Ohio was the ninth least expensive state for automobile repairs in 2011, but an uptick in prices for labor and parts caused the state to fall from the No. 2 spot it held a year earlier, according to a new study.
In Ohio, the average cost of labor and parts for vehicle repairs associated with check engine problems increased by 3.4 percent last year to $308, according to CarMD.com, a California-based company. Ohio was one of only a dozen states that saw repair costs rise.
But the state remains one of the cheapest in the nation for such repairs, and automotive experts attribute its low prices to decent weather and road conditions, driving habits and cheaper living costs.
“We are easier on vehicles, we don’t beat them up as hard and our labor costs, overhead costs and costs of living will all be less” than many states, said Matt Overbeck, the mechanical division chairman of the Automotive Service Association of Ohio.
Vehicle repairs associated with check engine lights in Ohio on average cost $308 in 2011, up from $298 in 2010, according to CarMD. At the national level, the average cost of repairs fell last year by 6 percent to $334.
CarMD produced its report after analyzing more than 160,000 repairs made on vehicles with problems associated with check engine lights.
Last year, the cheapest state for car repairs connected to check engine problems was Indiana ($283.95).
Other states with low costs were Maine ($289.56); Wisconsin ($289.90); Iowa ($289.91); and New Hampshire ($292.66).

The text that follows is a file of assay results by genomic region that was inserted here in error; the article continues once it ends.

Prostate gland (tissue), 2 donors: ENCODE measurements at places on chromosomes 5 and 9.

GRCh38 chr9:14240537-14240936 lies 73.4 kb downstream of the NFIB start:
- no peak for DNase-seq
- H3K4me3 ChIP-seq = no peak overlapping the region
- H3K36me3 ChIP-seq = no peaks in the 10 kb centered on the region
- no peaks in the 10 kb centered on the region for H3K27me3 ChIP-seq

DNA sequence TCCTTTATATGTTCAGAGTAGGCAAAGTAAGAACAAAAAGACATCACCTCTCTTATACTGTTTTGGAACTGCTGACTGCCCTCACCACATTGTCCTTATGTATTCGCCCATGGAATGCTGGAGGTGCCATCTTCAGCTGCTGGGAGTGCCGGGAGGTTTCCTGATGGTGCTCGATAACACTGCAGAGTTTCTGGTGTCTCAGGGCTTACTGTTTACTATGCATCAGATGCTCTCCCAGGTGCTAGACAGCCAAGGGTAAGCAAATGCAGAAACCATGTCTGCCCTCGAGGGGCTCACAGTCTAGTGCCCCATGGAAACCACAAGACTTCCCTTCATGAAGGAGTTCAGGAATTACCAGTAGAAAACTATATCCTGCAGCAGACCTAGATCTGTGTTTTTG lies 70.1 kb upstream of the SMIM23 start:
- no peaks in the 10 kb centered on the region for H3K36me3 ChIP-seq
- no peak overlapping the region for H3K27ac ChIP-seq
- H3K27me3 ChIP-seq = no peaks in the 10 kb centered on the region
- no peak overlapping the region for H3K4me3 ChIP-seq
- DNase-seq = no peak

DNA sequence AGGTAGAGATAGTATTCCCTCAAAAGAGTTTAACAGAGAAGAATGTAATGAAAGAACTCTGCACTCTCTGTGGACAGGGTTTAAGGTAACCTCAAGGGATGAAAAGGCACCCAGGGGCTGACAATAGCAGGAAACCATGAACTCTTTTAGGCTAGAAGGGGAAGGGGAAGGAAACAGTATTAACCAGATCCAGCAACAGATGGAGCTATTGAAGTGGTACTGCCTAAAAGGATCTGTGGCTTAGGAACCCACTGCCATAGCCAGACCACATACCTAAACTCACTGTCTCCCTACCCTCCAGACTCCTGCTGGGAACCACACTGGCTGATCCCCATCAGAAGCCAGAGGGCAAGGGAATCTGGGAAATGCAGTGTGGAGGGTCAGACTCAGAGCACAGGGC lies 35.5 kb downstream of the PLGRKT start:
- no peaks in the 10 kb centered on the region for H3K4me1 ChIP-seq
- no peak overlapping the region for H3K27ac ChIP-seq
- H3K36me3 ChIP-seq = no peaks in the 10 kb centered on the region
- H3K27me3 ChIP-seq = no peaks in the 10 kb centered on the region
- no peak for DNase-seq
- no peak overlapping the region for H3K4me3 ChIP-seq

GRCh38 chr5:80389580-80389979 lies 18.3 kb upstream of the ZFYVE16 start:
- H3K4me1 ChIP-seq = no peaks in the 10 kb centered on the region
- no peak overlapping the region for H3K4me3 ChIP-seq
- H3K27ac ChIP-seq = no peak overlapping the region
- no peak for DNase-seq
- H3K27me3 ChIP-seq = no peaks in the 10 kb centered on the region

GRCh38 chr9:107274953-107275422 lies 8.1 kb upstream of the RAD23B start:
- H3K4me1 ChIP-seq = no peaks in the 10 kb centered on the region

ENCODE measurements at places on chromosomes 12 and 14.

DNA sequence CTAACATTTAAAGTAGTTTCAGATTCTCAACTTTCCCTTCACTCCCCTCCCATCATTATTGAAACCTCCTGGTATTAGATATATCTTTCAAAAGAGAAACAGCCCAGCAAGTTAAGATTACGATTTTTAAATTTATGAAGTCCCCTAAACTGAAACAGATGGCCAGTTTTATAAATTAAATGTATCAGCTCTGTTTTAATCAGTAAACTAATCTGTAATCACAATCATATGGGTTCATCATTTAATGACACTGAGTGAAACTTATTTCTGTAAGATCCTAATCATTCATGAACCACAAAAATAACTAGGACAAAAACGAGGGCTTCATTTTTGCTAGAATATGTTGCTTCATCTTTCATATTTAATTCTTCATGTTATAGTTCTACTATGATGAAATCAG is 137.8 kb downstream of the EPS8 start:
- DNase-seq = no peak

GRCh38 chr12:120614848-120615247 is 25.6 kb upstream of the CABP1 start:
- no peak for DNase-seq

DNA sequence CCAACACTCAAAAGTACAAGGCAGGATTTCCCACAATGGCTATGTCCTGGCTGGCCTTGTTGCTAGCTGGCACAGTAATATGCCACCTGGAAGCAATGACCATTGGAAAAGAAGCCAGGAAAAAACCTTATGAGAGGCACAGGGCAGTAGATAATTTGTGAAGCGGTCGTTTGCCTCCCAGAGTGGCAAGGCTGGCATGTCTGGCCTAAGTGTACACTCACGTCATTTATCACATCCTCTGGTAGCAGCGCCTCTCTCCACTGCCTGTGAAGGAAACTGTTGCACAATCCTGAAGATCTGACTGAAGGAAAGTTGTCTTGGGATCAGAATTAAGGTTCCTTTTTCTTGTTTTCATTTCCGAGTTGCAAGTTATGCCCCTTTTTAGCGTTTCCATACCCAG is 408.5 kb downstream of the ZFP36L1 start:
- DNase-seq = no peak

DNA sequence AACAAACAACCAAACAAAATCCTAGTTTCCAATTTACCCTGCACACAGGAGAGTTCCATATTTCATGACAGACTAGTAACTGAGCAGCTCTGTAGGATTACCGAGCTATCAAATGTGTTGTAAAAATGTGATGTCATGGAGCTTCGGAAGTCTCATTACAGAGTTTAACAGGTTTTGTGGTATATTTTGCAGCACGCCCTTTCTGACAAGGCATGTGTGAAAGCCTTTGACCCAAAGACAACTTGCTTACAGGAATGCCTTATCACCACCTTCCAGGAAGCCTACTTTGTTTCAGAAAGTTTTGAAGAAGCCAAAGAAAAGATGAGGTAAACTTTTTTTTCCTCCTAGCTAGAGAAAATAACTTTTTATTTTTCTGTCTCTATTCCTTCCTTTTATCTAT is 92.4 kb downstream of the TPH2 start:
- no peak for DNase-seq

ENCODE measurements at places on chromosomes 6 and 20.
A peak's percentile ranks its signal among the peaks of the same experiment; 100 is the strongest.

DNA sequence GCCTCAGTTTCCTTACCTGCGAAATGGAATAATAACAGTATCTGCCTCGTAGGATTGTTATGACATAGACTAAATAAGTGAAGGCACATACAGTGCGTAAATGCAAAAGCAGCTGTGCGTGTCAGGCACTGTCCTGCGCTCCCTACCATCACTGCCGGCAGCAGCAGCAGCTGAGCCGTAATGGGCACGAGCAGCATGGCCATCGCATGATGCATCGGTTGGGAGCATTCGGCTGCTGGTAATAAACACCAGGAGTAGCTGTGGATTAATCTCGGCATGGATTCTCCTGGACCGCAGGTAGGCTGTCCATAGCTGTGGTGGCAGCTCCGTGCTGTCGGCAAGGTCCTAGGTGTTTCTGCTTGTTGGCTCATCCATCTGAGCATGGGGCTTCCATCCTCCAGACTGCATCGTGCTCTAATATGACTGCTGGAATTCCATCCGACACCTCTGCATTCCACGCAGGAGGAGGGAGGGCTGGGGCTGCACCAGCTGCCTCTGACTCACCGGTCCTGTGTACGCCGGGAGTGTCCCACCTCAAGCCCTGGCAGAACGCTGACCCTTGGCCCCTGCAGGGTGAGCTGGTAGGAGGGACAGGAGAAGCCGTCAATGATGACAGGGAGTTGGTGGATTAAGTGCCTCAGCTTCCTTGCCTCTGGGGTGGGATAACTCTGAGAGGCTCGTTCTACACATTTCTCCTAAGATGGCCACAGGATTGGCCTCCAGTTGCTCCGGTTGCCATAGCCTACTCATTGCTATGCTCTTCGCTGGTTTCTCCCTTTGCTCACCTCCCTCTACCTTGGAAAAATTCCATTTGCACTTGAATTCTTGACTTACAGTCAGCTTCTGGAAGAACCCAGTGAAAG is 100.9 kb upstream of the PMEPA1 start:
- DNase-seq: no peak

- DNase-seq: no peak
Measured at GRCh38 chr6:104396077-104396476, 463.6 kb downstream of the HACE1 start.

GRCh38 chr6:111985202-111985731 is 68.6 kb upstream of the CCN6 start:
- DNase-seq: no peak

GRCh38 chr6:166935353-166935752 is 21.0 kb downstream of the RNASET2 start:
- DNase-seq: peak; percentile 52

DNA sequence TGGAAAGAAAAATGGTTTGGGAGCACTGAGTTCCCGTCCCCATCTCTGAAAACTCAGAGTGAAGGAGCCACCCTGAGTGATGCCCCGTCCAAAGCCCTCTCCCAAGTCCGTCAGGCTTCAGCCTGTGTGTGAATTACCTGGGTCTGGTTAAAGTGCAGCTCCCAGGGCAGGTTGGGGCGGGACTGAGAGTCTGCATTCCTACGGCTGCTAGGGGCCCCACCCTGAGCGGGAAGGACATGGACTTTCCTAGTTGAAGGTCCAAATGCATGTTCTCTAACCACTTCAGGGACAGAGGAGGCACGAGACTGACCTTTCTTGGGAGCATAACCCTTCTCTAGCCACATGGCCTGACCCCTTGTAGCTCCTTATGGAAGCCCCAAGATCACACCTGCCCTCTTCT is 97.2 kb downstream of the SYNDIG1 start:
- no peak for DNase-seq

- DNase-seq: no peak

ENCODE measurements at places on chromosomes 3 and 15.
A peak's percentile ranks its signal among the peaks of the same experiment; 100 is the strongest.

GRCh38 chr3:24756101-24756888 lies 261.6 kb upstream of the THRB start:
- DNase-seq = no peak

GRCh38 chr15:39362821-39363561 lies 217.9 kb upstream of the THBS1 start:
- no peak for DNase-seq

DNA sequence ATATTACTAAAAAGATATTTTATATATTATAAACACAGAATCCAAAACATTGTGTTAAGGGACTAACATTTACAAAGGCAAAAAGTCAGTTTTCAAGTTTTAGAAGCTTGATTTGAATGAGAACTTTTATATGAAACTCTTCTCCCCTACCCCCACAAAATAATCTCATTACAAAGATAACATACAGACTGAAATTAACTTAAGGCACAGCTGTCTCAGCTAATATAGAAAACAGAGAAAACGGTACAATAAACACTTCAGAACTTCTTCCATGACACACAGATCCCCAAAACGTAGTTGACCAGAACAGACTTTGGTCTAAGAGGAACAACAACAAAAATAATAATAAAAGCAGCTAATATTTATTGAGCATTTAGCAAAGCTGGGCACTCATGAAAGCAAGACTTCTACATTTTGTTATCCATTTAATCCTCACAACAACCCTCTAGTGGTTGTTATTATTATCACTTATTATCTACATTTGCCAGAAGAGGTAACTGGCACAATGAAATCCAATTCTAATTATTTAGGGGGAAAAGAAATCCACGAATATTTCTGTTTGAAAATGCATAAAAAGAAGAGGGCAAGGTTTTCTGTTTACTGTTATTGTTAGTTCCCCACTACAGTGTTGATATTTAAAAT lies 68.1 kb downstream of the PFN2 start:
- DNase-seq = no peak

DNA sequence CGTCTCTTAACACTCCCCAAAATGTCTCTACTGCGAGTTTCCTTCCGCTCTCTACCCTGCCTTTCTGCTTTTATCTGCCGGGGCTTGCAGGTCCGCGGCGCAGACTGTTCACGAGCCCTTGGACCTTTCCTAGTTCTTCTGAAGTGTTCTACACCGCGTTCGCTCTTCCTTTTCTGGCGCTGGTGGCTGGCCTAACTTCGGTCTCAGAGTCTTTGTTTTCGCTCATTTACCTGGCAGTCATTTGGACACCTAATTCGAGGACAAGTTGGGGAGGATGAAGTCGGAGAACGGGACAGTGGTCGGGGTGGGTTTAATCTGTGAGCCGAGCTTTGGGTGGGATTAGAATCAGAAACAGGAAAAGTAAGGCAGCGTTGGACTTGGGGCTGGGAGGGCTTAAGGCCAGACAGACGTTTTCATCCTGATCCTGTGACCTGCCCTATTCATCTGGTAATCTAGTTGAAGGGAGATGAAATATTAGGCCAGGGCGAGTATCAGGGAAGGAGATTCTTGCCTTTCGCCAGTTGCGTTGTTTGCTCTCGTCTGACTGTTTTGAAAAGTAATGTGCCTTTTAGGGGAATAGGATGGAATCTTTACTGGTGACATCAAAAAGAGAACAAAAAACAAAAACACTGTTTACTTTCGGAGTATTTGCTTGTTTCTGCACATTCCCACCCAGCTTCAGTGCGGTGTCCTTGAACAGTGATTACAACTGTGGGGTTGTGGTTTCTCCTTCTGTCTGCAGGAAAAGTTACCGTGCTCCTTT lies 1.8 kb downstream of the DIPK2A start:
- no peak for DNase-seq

The most expensive states were Wyoming ($389.18); Utah (378.54); California (367.86); Montana ($364.29) and Arizona ($362.65).
Repair costs in sparsely inhabited states, such as Montana and Utah, are often higher because there are few maintenance shops, and the lack of competition means there is not any downward pressure on prices.
Wyoming’s high costs are likely tied to its high altitude and brutal weather conditions, CarMD said.
The five states with the highest repair costs are all located out west, and one explanation for this trend is that dust is more common in the region and it damages mass air flow sensors.
Ohio does not have the harsh weather conditions found in many western states, and its roads are in better shape than many other places across the nation, experts said.
Overbeck said drivers in Ohio do not have the commute times of residents of states, such as California, and shorter trips often mean that car problems are cheaper and easier to fix.
In Ohio, the most common problems associated with check engine lights are faulty engine sensors; missing, loose or damaged gas caps; catalytic converter troubles; spark plug issues; and mass air flow sensors that needed replaced.
The price of vehicle repairs depends on the type of vehicles and the prices offered by competitors, said Dave Murphy, owner of Murphy’s Autocare.
The average age of vehicles on Ohio’s roads continues to increase, and the state’s economy is still depressed, which has led many service-providers to cut prices to attract customers, Murphy said.
He said some studies show that Ohio’s labor costs on average run about $85 per hour, compared to $165 per hour at some specialty shops in California.
On average, labor costs for repairs related to check engine issues cost $109 in Ohio, compared to $131 in California, according to CarMD.
“Consumers in this part of the country should consider themselves very lucky, because automotive repair costs are lower, at least from the labor standpoint,” Murphy said.
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